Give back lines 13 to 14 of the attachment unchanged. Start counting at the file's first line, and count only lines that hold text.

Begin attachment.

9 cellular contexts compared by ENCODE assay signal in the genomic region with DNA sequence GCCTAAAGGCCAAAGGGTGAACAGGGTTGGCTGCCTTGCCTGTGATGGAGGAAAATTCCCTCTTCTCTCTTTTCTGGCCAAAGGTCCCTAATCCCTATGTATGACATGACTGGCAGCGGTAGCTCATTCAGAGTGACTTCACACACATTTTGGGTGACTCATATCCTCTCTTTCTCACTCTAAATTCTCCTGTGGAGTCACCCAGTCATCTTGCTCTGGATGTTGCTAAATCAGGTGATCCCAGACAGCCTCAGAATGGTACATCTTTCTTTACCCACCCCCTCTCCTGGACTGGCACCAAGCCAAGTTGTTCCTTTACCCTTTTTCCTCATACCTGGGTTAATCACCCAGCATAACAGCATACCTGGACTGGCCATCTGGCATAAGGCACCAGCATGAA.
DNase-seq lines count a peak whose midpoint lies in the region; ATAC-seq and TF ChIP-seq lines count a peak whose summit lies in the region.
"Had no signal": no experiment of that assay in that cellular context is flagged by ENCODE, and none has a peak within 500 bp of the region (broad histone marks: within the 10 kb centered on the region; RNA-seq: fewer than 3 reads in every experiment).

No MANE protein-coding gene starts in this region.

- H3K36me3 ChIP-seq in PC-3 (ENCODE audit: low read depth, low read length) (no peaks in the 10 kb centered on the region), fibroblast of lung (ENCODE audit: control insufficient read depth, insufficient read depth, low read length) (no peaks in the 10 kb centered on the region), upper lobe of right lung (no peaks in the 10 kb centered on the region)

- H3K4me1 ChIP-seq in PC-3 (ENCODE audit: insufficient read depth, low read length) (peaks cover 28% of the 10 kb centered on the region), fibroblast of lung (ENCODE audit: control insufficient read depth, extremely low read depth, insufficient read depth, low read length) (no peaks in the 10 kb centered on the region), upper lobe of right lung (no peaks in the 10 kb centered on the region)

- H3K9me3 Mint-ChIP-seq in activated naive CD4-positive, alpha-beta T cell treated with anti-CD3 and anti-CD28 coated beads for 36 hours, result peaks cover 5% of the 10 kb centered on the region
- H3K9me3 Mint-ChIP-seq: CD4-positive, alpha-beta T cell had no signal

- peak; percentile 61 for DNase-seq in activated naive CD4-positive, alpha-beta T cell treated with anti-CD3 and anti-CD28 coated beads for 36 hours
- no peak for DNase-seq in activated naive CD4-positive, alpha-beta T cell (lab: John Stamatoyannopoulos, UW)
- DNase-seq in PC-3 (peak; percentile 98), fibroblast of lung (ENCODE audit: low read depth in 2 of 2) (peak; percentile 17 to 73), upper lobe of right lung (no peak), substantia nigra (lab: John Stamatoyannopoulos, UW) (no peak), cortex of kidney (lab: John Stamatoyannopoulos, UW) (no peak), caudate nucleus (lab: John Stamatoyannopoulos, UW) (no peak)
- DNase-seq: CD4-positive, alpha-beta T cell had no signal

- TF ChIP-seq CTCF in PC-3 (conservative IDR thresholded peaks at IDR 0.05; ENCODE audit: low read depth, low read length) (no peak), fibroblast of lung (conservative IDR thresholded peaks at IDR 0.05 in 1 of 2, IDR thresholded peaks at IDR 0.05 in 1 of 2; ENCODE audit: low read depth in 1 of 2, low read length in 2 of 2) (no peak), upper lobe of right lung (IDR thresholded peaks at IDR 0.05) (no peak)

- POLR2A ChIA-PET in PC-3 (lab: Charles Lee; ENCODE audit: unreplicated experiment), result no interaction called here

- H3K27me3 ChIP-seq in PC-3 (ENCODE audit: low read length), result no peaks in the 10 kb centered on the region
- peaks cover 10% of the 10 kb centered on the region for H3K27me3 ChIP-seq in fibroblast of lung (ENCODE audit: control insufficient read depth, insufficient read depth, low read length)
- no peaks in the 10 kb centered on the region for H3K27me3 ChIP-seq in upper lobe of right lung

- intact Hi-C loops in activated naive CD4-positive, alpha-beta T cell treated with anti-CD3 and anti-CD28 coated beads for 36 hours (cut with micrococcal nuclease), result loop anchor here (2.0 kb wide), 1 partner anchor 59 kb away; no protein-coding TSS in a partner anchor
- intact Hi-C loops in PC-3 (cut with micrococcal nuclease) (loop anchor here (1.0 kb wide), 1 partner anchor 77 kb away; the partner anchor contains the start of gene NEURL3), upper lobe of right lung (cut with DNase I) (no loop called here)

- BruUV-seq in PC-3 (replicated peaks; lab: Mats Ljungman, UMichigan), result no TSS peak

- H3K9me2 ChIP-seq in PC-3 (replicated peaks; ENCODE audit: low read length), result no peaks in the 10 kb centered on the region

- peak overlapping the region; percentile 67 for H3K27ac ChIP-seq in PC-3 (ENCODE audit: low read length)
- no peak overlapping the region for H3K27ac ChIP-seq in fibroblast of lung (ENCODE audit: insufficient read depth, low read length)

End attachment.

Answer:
- TF ChIP-seq CTCF in PC-3 (conservative IDR thresholded peaks at IDR 0.05; ENCODE audit: low read depth, low read length) (no peak), fibroblast of lung (conservative IDR thresholded peaks at IDR 0.05 in 1 of 2, IDR thresholded peaks at IDR 0.05 in 1 of 2; ENCODE audit: low read depth in 1 of 2, low read length in 2 of 2) (no peak), upper lobe of right lung (IDR thresholded peaks at IDR 0.05) (no peak)

- POLR2A ChIA-PET in PC-3 (lab: Charles Lee; ENCODE audit: unreplicated experiment), result no interaction called here